The Alberta Elder Abuse Awareness Council is a network of Albertans dedicated to increasing awareness and supporting a community response to elder abuse.
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14 October 2009

Elder Abuse in Canada: A Gender-Based Analysis

Posted in Research

Gender-based analyses and considerations within policies, programs and practices related to elder abuse are of central importance to the Federal Elder Abuse Initiative (FEAI). As a key partner of the FEAI, the Public Health Agency of Canada (PHAC) completed a contextual gender-based analysis (GBA) of elder abuse in Canada. It includes guidelines for creating and evaluating bias-free, gender- and culturally-relevant policies and practices1 to respond more effectively to the needs of both older men and women in situations of abuse.

In her research paper, "Elder Abuse in Canada: A Gender-Based Analysis", commissioned by PHAC’s Division of Aging and Seniors (DAS) under the FEAI, Peggy Edwards selected eight gender dimensions for examination: incidence and prevalence; characteristics of victims and perpetrators; effects on health; feminization of aging and care; factors that precipitate or prevent elder abuse; screening and diagnosis; programs and interventions; and, legislation and protective services. Ms. Edwards explored each in terms of known and unknown factors as they relate to the determinants of health in order to determine whether men and women are as likely to benefit from current policies, programs and legislation.

Despite numerous challenges, which included a significant lack of available data combining age, sex and diversity, a number of key findings emerged to inform the public health component of the FEAI in the development of tools and resources for public health practitioners. For example, many current elder abuse screening and assessment tools are based on research that has a relative scarcity of information about older mens experiences of abuse. These instruments also generally do not account for the fact that older women and men may differ in their tendency to report abuse and in how they interpret questions about abuse.

Another important aspect of the paper was the inclusion of guidelines for creating and evaluating bias-free, gender- and culturally-relevant policies and practices based on access, inclusion and benefits. The proposed template also incorporated key principles from The BIAS FREE Framework developed by M.A Burke and M. Eichler, the gender-based guidelines recommended by Status of Women Canada and Health Canada, as well as the Native Women’s Association of Canada’s policy paper on Culturally Relevant Gender-Based Analysis.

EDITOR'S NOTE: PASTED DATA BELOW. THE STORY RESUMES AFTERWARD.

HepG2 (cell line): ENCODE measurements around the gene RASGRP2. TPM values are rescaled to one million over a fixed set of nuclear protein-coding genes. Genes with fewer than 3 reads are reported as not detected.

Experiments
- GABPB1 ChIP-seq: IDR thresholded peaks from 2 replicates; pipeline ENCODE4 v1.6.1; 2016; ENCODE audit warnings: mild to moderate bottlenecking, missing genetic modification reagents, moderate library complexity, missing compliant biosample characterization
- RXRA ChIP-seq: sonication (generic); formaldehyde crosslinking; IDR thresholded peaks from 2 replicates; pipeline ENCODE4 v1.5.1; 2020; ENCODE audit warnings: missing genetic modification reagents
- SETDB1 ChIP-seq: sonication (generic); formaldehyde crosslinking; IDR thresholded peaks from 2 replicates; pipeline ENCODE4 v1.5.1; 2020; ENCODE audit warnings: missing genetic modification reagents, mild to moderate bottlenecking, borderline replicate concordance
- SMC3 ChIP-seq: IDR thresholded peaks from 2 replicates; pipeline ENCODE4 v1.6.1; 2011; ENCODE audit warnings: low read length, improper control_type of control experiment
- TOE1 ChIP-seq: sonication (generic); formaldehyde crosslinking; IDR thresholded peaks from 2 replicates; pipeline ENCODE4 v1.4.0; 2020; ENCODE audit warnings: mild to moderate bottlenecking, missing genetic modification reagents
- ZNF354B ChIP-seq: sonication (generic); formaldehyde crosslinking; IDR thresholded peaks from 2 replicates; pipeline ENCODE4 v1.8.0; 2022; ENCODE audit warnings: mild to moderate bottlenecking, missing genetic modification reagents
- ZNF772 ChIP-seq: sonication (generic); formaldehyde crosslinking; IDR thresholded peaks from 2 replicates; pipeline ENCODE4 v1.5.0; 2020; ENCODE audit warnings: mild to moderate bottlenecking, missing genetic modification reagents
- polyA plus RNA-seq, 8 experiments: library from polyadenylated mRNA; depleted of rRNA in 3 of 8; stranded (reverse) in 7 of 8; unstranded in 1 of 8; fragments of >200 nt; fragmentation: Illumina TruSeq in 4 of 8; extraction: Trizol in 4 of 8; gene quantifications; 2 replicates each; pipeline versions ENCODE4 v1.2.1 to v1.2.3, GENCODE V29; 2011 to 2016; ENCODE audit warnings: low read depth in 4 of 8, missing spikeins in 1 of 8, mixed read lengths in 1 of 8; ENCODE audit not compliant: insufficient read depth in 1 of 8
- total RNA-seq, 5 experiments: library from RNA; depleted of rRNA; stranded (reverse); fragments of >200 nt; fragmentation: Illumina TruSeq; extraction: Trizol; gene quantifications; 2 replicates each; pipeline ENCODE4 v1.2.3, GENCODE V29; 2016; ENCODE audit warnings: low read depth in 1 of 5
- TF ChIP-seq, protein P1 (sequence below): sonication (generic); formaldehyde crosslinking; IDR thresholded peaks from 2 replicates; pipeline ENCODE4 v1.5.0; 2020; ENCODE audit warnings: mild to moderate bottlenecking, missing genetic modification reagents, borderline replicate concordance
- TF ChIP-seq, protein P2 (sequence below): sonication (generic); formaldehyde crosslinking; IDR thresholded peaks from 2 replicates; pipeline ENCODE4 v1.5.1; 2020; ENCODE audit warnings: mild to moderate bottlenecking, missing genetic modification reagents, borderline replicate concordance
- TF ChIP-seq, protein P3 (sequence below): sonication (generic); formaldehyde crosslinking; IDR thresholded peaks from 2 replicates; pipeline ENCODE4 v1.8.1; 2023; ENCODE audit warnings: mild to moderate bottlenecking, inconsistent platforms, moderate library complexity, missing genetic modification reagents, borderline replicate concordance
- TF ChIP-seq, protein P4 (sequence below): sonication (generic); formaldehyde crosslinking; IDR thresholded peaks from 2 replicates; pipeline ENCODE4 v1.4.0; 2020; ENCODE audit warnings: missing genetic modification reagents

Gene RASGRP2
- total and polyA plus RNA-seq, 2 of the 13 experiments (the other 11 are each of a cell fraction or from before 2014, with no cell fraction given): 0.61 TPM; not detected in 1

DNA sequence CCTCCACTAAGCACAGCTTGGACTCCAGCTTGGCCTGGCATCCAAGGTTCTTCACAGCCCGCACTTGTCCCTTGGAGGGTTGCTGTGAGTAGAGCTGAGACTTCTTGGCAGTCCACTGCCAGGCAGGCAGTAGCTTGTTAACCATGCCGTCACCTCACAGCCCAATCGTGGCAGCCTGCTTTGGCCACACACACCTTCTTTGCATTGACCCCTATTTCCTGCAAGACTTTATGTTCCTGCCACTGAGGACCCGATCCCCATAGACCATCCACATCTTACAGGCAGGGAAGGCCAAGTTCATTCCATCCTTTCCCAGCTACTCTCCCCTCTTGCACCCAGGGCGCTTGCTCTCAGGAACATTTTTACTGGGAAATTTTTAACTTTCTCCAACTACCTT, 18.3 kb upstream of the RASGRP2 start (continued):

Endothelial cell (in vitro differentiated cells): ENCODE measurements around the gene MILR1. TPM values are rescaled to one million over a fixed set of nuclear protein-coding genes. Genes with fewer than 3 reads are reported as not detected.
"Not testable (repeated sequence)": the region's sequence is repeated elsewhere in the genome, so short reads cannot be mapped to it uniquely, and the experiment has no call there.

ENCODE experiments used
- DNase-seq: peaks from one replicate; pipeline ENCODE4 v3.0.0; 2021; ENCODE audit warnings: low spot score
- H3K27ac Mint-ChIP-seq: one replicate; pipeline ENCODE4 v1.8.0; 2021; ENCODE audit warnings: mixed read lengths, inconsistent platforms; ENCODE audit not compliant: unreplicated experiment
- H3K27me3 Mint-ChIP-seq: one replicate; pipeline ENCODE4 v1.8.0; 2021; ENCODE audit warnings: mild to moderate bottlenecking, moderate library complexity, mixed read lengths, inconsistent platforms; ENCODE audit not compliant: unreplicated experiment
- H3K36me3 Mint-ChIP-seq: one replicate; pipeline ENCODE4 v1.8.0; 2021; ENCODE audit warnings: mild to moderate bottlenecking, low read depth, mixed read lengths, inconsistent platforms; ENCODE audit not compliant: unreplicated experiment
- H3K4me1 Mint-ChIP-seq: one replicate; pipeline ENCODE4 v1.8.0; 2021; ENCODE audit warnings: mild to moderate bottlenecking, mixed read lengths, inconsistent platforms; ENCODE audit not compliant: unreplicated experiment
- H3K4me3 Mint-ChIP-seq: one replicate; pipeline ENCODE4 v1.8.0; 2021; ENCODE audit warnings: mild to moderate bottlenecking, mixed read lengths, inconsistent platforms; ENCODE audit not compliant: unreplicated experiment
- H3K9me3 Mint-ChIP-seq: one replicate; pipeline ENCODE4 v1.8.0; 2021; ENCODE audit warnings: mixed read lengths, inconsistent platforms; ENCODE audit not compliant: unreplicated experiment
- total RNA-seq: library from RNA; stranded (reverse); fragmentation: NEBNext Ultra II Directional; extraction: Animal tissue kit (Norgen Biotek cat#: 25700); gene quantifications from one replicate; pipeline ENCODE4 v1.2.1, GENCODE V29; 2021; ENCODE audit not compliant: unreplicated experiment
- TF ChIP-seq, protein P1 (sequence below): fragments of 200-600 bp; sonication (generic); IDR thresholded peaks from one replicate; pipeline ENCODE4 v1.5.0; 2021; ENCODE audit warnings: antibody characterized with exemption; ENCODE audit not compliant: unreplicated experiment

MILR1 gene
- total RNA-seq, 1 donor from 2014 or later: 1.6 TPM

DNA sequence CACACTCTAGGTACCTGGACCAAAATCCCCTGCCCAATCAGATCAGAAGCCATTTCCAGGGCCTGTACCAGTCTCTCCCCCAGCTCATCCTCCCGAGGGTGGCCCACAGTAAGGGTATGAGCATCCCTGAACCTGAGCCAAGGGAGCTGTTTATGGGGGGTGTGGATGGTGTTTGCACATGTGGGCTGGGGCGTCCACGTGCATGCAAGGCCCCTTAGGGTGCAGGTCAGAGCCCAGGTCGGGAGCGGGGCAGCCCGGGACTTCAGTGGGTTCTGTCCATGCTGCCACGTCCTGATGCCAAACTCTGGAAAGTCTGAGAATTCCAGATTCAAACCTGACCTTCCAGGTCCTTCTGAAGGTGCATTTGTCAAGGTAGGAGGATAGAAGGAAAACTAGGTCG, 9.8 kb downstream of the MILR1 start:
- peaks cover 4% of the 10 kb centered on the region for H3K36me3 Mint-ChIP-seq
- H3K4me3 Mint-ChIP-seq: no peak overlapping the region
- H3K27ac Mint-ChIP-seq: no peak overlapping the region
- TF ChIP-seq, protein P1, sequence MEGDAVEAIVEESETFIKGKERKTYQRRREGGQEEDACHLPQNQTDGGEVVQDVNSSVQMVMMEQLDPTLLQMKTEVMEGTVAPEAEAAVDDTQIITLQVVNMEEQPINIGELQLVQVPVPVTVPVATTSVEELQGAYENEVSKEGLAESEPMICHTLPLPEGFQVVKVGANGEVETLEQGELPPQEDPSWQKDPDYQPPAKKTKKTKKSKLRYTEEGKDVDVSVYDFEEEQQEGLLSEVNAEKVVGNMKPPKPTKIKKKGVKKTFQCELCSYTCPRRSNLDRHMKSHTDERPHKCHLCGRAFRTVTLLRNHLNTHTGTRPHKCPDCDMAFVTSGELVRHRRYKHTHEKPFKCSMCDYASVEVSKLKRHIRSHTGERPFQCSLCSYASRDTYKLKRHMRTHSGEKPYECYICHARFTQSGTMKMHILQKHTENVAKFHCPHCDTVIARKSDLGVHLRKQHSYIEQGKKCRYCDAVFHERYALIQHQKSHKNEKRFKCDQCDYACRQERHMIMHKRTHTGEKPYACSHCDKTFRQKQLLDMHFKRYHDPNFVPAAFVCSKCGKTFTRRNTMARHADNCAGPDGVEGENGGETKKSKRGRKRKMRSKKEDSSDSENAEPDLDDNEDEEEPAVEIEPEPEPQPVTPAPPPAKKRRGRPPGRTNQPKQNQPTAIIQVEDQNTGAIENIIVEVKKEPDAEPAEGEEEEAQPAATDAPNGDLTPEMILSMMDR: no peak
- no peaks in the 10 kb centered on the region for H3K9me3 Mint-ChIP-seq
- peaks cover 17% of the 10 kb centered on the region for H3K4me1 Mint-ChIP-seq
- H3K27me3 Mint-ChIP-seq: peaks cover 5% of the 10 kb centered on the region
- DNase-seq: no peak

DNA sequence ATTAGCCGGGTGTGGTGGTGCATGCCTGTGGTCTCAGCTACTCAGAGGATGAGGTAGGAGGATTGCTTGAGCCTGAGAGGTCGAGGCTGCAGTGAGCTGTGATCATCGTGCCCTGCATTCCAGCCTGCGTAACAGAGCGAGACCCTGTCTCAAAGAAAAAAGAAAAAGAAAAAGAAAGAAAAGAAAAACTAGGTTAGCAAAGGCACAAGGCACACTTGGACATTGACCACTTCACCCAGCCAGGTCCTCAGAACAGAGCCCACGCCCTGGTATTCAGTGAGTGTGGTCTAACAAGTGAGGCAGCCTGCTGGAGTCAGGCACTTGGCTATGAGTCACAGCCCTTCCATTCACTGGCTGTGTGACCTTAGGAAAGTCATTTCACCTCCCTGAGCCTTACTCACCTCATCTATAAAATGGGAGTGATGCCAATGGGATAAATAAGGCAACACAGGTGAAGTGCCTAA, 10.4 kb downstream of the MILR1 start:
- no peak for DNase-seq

For more information or to obtain a copy of the research paper, contact Marie-Lynne Foucault at 613-952-1723, or // email address is being protected from spambots. You need JavaScript enabled to view it.">This email address is being protected from spambots. You need JavaScript enabled to view it.

1. Health Canadas GBA policy states that GBA frameworks should be overlaid with a diversity analysis.

The next Elder Abuse E-bulletin in February 2010 will focus on Elder Abuse Screening and Assessment.

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17 November 2010

September 2010 Elder Abuse E-Bulletin - Social Media in Elder Abuse Prevention

Posted in Research

This edition of the Elder Abuse E-Bulletin is on how social media networks can be used to support efforts to prevent the abuse of older adults. Social media uses web-based technology to provide information and increase awareness on various issues. It also can be used as a tool to encourage dialogue among front-line workers looking for support and professional guidance on how to prevent elder abuse.

The Elder Abuse E-Bulletin is an e-newsletter on addressing and preventing the abuse of older adults in Canada. It is produced by the Public Health Agency of Canada (PHAC), as part of its role under the Government of Canadas Federal Elder Abuse Initiative (FEAI). The E-Bulletin uses the terms “abuse of older adults”, “elder abuse” and “abuse of seniors” interchangeably throughout this edition.

For more information on the Government of Canada’s elder abuse initiatives, visit or call 1-800-O-Canada (1-800-622-6232). For a teletypewriter device (TTY), call 1-800-926-9105.